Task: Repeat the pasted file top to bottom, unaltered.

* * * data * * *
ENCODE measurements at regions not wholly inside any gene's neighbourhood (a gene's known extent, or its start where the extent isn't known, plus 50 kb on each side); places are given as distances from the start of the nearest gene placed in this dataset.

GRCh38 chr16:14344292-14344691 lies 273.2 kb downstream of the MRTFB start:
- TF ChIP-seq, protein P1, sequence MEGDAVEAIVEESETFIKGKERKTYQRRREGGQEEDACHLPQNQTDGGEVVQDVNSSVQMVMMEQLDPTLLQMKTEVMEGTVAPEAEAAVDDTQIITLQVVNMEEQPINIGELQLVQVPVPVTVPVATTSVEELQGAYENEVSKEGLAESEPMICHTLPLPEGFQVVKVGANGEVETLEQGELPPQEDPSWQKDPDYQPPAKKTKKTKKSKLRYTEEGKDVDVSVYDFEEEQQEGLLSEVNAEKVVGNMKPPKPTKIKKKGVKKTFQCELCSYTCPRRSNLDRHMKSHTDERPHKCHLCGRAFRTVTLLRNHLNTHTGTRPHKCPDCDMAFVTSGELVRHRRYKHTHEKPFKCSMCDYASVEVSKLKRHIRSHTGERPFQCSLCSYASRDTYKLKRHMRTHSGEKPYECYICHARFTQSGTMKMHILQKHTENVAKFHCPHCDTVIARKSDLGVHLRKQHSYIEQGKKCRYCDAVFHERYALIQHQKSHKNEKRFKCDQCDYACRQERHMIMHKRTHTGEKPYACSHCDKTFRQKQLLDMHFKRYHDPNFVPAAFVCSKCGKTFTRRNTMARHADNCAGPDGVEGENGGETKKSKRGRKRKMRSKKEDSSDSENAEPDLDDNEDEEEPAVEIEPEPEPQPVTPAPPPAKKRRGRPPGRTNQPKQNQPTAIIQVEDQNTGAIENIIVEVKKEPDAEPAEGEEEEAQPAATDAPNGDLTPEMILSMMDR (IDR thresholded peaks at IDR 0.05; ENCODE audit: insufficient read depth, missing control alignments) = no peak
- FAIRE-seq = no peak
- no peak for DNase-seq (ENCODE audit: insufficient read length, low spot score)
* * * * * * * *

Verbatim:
ENCODE measurements at regions not wholly inside any gene's neighbourhood (a gene's known extent, or its start where the extent isn't known, plus 50 kb on each side); places are given as distances from the start of the nearest gene placed in this dataset.

GRCh38 chr16:14344292-14344691 lies 273.2 kb downstream of the MRTFB start:
- TF ChIP-seq, protein P1, sequence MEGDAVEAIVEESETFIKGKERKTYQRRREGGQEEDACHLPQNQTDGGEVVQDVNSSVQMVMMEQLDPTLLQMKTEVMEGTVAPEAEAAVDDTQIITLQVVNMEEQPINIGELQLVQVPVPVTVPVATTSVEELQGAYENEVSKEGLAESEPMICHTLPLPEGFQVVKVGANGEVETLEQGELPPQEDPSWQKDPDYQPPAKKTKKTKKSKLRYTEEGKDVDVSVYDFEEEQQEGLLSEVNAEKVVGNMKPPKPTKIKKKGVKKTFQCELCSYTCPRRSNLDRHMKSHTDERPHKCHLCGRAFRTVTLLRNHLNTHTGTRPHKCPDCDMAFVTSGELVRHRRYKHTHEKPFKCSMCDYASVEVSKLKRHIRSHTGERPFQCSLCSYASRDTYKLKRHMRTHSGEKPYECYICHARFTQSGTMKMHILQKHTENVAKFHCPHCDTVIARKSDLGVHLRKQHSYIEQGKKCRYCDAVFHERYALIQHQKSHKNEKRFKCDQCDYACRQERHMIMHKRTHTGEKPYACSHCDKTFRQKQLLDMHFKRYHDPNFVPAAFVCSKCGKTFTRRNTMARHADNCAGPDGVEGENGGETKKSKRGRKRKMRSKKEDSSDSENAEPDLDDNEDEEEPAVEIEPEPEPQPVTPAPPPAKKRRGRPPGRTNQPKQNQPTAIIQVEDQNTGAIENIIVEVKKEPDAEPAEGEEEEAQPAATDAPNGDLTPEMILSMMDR (IDR thresholded peaks at IDR 0.05; ENCODE audit: insufficient read depth, missing control alignments) = no peak
- FAIRE-seq = no peak
- no peak for DNase-seq (ENCODE audit: insufficient read length, low spot score)